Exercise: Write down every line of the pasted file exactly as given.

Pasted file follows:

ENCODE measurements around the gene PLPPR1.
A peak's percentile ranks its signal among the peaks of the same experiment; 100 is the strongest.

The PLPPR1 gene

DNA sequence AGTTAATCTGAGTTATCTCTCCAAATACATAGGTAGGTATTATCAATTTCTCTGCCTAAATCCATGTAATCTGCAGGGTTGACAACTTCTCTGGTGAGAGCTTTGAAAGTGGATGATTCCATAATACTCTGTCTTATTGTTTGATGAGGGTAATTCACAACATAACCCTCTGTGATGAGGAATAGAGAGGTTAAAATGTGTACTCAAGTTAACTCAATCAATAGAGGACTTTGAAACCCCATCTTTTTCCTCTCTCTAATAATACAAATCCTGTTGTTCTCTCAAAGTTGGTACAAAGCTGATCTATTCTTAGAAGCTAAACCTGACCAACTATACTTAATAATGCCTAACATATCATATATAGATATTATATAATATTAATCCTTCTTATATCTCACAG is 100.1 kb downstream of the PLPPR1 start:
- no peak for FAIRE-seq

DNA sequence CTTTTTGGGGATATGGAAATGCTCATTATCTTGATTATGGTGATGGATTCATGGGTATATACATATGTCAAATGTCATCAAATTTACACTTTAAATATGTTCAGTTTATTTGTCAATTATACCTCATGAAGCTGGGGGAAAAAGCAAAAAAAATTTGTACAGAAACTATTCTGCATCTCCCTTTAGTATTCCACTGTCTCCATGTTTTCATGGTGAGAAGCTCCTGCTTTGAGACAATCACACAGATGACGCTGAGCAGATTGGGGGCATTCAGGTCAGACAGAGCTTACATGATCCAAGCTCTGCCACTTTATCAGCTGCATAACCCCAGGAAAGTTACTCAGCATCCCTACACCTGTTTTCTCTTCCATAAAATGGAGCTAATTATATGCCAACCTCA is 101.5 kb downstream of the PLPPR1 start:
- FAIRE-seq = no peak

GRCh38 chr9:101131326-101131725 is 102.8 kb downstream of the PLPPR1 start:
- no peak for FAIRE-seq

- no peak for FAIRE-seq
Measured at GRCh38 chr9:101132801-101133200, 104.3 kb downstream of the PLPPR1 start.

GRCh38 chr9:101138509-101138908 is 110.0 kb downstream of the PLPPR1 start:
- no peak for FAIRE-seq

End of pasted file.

ENCODE measurements around the gene PLPPR1.
A peak's percentile ranks its signal among the peaks of the same experiment; 100 is the strongest.

The PLPPR1 gene

DNA sequence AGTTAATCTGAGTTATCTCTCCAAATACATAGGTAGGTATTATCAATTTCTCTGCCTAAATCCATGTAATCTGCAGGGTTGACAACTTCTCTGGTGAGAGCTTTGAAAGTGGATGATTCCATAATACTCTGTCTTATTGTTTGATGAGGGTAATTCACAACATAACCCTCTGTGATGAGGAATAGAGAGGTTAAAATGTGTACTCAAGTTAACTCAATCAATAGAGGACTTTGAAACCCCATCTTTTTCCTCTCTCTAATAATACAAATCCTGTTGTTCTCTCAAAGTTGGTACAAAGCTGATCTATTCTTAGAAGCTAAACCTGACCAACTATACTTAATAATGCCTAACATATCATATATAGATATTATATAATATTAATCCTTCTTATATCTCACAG is 100.1 kb downstream of the PLPPR1 start:
- no peak for FAIRE-seq

DNA sequence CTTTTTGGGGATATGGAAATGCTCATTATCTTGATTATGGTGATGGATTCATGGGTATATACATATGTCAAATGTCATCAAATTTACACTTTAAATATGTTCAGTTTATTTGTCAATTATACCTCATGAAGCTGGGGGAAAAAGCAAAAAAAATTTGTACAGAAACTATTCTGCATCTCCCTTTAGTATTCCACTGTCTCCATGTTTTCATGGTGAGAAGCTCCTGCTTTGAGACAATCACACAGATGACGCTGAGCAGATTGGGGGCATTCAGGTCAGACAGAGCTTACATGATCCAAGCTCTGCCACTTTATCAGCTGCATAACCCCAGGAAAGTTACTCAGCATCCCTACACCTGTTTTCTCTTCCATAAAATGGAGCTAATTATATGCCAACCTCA is 101.5 kb downstream of the PLPPR1 start:
- FAIRE-seq = no peak

GRCh38 chr9:101131326-101131725 is 102.8 kb downstream of the PLPPR1 start:
- no peak for FAIRE-seq

- no peak for FAIRE-seq
Measured at GRCh38 chr9:101132801-101133200, 104.3 kb downstream of the PLPPR1 start.

GRCh38 chr9:101138509-101138908 is 110.0 kb downstream of the PLPPR1 start:
- no peak for FAIRE-seq